Frankly, though, I would have been bored stiff with a pillow or apron. Maybe this is just me, but for future reference I would guess that 30 minutes of straight and parallel lines and trying to figure out 1/4″ and 3/8″ seams is plenty. Maybe I should have spent some time on the lining material, or two different weights of material, or putting curved sections onto straight. At some point, you have to move the student from exercises to something useful; better to do that earlier rather than later. Maybe if my piano teacher had emphasized more Jon Lord and fewer finger exercises, I might still be doing that.

The table: Okay, okay, let’s raise and level the table already! It is just slightly but not entirely out of reach when standing up, making me bend a couple of inches down. Doing a couple of lining pieces, okay, but doing more than that several days a week and my back would be killing me. [I’ve been nagging Eric to help me raise and level the tables]

Bagging: Again, … Really? That’s all there is to it?

Actually, I think I’m being a little cavalier here. If Kathleen were not present, I doubt I would have figured out how all the pieces go together and in which order, so it was probably only that simple because I was just following orders.

Related:
Training sewing machine operators pt 1
Training sewing machine operators pt 2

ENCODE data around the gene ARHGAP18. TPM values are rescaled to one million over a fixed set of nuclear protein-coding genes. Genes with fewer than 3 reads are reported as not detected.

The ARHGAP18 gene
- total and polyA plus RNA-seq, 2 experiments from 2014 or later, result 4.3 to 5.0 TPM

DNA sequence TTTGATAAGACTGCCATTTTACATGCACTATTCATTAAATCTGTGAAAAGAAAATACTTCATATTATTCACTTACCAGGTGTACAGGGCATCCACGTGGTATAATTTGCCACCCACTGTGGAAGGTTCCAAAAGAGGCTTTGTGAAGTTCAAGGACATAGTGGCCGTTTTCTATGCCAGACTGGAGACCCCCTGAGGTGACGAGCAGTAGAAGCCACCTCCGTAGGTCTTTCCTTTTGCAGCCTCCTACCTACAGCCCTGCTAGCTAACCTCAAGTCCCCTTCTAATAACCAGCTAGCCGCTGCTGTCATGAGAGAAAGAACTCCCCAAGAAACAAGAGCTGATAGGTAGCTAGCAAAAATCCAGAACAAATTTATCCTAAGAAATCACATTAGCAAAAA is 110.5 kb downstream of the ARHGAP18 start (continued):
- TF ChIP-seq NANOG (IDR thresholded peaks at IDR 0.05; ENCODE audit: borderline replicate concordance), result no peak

Training sewing machine operators pt 3
Training the green sewing operator
Comments from the sewing trainee
Training new sewing operator pt.3

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7 comments

  1. Carmel Dolcine says:

    This is great! Eric is a great student and I’m sure Kathleen gave great instructions. I think the real key in teaching hands-on is understanding the students temperament, then letting the session evolve organically. If Kathleen wasn’t flexible and if the student wasn’t openly willing to try something new, make mistakes, and follow both the stated and understated or subliminal instructions of the teacher, then this could have been troublesome.

  2. Gini says:

    This experiment was a perfect glimpse into a true “beginner’s mind”. No doubt you each brought something to the party, but the fact that Eric entered into the experience without expectation or apprehension made for a fabulous outcome. I find myself constantly arguing with my own already-made-up mind or the preconceived notions of others no matter which role I play in a learner/instructor dynamic. As always, you have provided some thought provoking information here. Thanks to you both for sharing it!

  3. Connie says:

    No doubt about it. Kathleen is a great teacher, who has great methods and simple, clear instructions to follow them.

    Re:welt pockets; we, who sew at home, never had the “process” or the “template thing” shown to us…. ever. I have to go out of town for a few weeks, so I don’t have time now, but I will scan and email Kathleen some welt pocket instructions from some older sewing books I have.
    Good luck with those, Eric.

  4. Nicole Marie says:

    I love that Eric is actually trying. My bf just sits there and watches me. Once I was in a hurry to get a top done, so I layed out all the pieces how I wanted them, weighted them down and asked him to cut around the pieces. When I turned around he had moved all the pieces into different positions!! When I asked him why, he told me that he was trying to save me fabric( and while it was very practical we all know how much grain line affects the garment) . So he’s not allowed to “help” me anymore.